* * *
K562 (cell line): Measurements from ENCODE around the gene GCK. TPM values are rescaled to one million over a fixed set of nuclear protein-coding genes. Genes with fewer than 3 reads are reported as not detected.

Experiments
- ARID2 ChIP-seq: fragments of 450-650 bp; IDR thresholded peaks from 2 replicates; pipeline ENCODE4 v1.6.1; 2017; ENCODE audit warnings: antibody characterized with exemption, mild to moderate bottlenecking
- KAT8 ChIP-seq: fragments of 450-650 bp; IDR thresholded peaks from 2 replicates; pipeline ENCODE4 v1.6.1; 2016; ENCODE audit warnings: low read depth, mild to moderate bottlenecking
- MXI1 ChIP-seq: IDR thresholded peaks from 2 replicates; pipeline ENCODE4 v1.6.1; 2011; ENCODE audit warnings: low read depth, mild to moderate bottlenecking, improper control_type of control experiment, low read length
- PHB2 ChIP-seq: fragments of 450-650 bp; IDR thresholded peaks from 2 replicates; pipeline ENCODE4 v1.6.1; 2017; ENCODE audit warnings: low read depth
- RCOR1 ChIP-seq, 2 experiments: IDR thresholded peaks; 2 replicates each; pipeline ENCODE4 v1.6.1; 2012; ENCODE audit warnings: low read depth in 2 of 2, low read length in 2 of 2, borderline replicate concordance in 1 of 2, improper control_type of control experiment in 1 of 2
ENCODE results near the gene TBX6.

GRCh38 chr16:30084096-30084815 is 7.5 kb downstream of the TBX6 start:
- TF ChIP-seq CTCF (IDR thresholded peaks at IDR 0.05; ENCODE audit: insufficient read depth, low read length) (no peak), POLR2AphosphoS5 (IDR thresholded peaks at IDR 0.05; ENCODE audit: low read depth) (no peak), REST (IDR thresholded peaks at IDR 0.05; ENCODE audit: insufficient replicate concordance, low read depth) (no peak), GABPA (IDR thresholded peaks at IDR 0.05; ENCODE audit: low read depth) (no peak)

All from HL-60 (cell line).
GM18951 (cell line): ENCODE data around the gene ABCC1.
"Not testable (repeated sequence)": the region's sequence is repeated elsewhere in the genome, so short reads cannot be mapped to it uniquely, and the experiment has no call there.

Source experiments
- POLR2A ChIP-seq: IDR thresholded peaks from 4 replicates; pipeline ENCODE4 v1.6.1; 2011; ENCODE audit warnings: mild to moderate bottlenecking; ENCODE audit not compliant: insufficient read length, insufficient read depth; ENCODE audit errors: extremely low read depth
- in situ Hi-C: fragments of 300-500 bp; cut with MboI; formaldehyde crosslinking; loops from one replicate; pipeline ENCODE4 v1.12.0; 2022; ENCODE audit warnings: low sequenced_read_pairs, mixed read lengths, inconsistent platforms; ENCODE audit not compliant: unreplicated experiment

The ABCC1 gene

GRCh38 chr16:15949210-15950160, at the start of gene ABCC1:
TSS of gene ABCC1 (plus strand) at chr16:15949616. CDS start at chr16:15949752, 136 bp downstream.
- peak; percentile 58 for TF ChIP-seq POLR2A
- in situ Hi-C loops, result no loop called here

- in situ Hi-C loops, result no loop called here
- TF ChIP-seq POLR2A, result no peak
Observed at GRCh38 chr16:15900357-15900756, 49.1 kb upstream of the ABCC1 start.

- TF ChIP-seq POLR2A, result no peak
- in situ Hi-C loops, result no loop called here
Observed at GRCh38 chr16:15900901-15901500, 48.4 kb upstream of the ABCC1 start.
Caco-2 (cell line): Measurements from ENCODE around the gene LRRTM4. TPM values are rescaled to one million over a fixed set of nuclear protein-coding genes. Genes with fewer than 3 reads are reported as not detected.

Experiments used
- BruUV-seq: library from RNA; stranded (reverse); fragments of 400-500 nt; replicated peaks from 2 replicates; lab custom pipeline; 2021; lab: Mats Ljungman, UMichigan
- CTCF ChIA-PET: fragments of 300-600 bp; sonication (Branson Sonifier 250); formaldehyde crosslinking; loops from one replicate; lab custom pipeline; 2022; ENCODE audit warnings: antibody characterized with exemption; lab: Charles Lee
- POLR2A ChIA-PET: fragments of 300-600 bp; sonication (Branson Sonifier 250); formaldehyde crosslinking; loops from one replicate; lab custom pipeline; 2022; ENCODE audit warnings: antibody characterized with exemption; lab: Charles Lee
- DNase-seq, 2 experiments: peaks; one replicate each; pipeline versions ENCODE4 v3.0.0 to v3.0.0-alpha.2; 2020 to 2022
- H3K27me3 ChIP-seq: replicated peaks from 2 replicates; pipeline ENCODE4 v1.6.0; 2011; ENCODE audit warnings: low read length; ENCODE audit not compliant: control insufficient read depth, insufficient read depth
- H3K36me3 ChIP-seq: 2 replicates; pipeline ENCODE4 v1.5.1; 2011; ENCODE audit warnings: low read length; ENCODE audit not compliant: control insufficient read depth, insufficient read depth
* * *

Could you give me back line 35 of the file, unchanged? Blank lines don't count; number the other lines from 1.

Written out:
- H3K36me3 ChIP-seq: 2 replicates; pipeline ENCODE4 v1.5.1; 2011; ENCODE audit warnings: low read length; ENCODE audit not compliant: control insufficient read depth, insufficient read depth